20 January 2009

Professions: School Days

Carol A. Spradling

Not so long ago, wealthy households hired private tutors to teach their sons a variety of disciplines. This luxury was intentionally not afforded to their daughters. After all, a highly educated woman was thought an oddity. As unfair as this may sound, girls were not completely overlooked. To help females establish marriage-material status, governesses tutored females in reading and writing as well as various household duties. These were the only skills deemed necessary to allow a woman to maintain her husband’s household. Anything past this basic education was considered of no use.

Business enterprises were an important means to advance a family's social standings in the community. This training began at an early age and in order to advance the family, a young man with means was expected to expand more than his mind and succeed beyond rudimentary occupations. To help in this endeavor, the names of private schoolmasters seeking employment could be found in local papers. Their services offered everything from math, to navigation, to foreign languages. In exchange for these services, parents would provide for the teacher’s material needs. A competent instructor could provide a nice living for his own family.

Middle class families could not afford to educate their daughters in even rudimentary knowledge, and lower classes gave no distinction between educating either sex. Instead of formal education, lessons began with their mother and ended with their father in the fields or barn. These methods were effective enough for what they offered, but generally meant the student had limited resource and little to no interaction with other children outside of siblings.

Socialized education, a predecessor to modern daycare, was dame schools. These schools offered basic education to both boys and girls. Numbers, writing, and basic reading skills were taught by a local woman while she went about her daily routine. Enough comprehension was offered to enable a boy to enter a town school with ease. Since girls were generally barred from town schools, they continued their education with needed skills such as social etiquette, music, needlework, cooking, and nursing.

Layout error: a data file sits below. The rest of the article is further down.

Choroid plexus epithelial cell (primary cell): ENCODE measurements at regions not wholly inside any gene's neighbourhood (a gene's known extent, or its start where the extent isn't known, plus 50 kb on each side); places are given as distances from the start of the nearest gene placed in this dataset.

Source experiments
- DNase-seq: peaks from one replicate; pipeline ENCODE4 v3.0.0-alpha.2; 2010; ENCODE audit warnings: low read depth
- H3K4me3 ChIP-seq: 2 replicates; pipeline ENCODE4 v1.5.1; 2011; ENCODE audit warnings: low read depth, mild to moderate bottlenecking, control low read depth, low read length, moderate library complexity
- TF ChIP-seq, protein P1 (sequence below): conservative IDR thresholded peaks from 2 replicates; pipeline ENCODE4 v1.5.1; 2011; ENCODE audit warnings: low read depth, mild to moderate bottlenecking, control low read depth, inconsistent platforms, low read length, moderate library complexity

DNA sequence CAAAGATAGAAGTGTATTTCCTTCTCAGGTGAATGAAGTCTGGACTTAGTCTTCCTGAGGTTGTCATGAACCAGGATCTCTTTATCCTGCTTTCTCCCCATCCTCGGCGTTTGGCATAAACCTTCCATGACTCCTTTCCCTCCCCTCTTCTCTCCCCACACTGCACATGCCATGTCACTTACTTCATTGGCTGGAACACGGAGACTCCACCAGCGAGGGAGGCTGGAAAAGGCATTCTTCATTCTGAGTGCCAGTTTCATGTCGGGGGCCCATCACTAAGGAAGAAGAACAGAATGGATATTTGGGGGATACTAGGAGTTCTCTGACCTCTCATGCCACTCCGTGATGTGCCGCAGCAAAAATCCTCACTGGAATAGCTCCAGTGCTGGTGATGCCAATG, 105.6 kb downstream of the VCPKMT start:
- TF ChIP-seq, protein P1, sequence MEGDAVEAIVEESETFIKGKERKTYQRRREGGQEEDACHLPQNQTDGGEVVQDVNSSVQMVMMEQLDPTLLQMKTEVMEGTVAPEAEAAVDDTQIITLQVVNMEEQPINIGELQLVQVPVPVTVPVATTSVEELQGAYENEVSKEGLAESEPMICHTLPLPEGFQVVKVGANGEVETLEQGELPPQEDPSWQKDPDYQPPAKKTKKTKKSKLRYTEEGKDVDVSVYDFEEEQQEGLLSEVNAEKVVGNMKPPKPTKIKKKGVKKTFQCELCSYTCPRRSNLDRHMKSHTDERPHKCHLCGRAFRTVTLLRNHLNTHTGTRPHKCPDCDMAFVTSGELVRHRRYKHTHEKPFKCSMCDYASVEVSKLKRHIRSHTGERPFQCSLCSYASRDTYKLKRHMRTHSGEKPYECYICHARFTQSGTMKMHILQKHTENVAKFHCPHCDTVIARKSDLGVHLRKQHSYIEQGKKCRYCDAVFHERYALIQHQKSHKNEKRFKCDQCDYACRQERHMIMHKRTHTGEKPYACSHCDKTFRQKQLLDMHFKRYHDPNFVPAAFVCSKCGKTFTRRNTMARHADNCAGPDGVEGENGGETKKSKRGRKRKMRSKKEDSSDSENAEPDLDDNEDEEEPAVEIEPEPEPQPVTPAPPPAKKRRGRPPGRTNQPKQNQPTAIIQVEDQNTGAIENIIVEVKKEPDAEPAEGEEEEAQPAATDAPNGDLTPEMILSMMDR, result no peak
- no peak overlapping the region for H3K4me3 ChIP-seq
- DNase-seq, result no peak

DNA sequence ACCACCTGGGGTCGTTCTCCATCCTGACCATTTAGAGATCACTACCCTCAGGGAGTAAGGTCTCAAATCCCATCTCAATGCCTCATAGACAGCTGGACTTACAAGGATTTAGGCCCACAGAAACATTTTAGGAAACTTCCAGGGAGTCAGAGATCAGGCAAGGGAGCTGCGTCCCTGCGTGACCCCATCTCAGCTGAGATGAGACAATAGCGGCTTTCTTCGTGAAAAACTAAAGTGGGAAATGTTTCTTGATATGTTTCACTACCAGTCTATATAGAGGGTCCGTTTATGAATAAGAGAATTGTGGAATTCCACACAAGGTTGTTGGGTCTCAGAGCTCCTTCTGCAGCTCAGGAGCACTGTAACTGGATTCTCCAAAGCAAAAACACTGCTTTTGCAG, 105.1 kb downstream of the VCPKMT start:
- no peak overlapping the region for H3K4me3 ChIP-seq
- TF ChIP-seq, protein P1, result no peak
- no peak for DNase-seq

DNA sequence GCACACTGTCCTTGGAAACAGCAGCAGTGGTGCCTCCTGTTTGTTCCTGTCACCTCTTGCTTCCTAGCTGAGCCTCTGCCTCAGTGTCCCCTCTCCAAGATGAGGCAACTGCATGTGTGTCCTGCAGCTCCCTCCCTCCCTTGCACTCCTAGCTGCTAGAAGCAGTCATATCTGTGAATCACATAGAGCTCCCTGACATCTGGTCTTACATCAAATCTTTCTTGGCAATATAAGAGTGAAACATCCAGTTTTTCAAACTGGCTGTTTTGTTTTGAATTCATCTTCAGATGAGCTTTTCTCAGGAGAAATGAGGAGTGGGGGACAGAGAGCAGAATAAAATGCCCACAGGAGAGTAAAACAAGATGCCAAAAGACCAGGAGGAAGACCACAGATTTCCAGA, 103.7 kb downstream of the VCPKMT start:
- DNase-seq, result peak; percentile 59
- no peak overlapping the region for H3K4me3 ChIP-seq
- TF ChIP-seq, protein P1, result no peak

Although lacking a family, orphans were not overlooked. Apprenticeships not only taught a trade but also included reading and writing as part of the training. Trade-skills in exchange for room and board were deemed a fair exchange.

Since dame schools, tutors, and apprenticeships were limited in the number of students who could benefit from instruction, public schools became a necessity. This usually occurred when a township reached a population of fifty families. Secondary schools were mandated when populations grew to one hundred or more. These community services were not to be provided by the educator for gratis. Funds for a school and teacher were to be guaranteed through private or public monies.

Providing for a teacher was not seen as burdensome since teachers held status among the community. Teachers and clergy were generally more educated than the rest of society and were expected to adhere to a high moral character. Local townsfolk kept careful watch that they did just that. The town got a bargain when hiring a teacher. In addition to scholarly duties, teachers cleaned the school and conducted church responsibilities, even substituting for the minister when necessary.

Whether knowledge was learned from a paid tutor, behind a plow, or in a one-room classroom, teachers provided needed tools to shape families and communities. In return, the next generation was able to continue traditions and change the future.

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